• 2-Minute Article
  • |
  • Feb 26, 2018

The Health and Wealth Connection

How physical and financial fitness work together for a better retirement.

Couple Featured – Health and Wealth Connection

Updated: June 15, 2022

Created in Collaboration with Kiplinger.

Questions this article can help you answer:
  • What is the relationship between health and wealth?
  • How does longevity affect my retirement plans?
  • How can taking care of my health now prepare me for a more financially secure retirement?

The road to retirement is unique to each individual and your experience may differ from another’s. Regardless of your goals, however, working to improve or maintain both your physical and financial well-being can help you get the most from the journey ahead. That’s because studies show that health and wealth often go hand in hand. Research suggests that people in the most financially advantaged groups can expect to have a longer, disability-free life expectancy.1

Beyond good financial planning, living a healthy lifestyle can also help improve your financial health over time. Eating well, exercising, and getting enough sleep are all factors that can have huge health benefits.2 Additionally, a healthier older self is believed to have more of an opportunity to save and preserve wealth. For example, healthy individuals may be in a better position to supplement retirement income or enjoy lower out-of-pocket health care expenses throughout retirement.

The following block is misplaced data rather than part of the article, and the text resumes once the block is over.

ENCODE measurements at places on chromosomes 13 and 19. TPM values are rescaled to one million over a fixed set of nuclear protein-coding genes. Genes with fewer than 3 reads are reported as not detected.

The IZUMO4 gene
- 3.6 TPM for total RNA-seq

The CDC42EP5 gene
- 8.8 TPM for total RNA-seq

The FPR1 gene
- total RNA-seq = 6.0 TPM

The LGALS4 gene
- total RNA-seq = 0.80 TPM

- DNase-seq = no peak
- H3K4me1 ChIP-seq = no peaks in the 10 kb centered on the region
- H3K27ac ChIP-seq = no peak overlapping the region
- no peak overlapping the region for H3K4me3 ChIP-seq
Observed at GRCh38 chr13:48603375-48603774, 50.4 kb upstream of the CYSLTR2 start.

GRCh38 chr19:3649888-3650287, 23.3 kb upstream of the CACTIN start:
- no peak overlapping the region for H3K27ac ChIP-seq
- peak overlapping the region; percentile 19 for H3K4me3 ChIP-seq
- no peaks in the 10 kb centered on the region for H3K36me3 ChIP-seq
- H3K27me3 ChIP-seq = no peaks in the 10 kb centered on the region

How to Plan a Healthier and Wealthier Retirement

It’s important to consider the intersection of health and wealth when planning for your retirement. Be sure to assess factors like the ones below to improve your retirement readiness.

Longer Life Expectancy

From 1960 to 2015, life expectancy in the U.S. increased by approximately 10 years from 69.7 to 79.4 years. By 2060, life expectancy in this country is projected to grow to an all-time high of 85.6 years.3 This increased life expectancy – which 51% of people misestimate by at least five years4 – requires enough savings to last what could be a 30-year (or longer) retirement. It also may affect the way retirees approach key decisions, such as when to begin drawing Social Security, how to allocate assets, and what kind of life insurance and long-term care coverage may be best.

Spending on Leisure Activities

People who occasionally splurge may feel better about retirement than their more frugal peers. One type of spending that tends to increase true satisfaction in retirement is leisure. Whether it’s dining out with friends, attending a concert with your spouse, or traveling to favorite places, social interactions can boost retirees’ overall happiness and sense of well-being.5 Researchers believe that these types of high-quality activities keep retirees mentally healthy, connected to others, and engaged in the world around them.

As retirement comes into view, it’s important to focus on the interplay of health and wealth. Talk with your financial professional to help ensure that your fiscal health supports your physical health and well-being – and vice versa – in the future.

A few smart changes in behavior can help form the basis of a strategy to guide you throughout your financial journey.

Read 7 Steps to Help Simplify Finances in Retirement to help map out your best retirement path.

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